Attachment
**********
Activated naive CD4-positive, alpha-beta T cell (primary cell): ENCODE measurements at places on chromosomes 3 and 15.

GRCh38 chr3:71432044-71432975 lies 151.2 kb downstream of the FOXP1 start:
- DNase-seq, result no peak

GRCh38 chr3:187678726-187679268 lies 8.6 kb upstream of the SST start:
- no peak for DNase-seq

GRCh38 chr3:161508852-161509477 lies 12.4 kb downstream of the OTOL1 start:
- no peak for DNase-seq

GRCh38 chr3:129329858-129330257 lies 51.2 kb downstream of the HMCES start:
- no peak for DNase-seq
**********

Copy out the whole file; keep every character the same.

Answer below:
Activated naive CD4-positive, alpha-beta T cell (primary cell): ENCODE measurements at places on chromosomes 3 and 15.

GRCh38 chr3:71432044-71432975 lies 151.2 kb downstream of the FOXP1 start:
- DNase-seq, result no peak

GRCh38 chr3:187678726-187679268 lies 8.6 kb upstream of the SST start:
- no peak for DNase-seq

GRCh38 chr3:161508852-161509477 lies 12.4 kb downstream of the OTOL1 start:
- no peak for DNase-seq

GRCh38 chr3:129329858-129330257 lies 51.2 kb downstream of the HMCES start:
- no peak for DNase-seq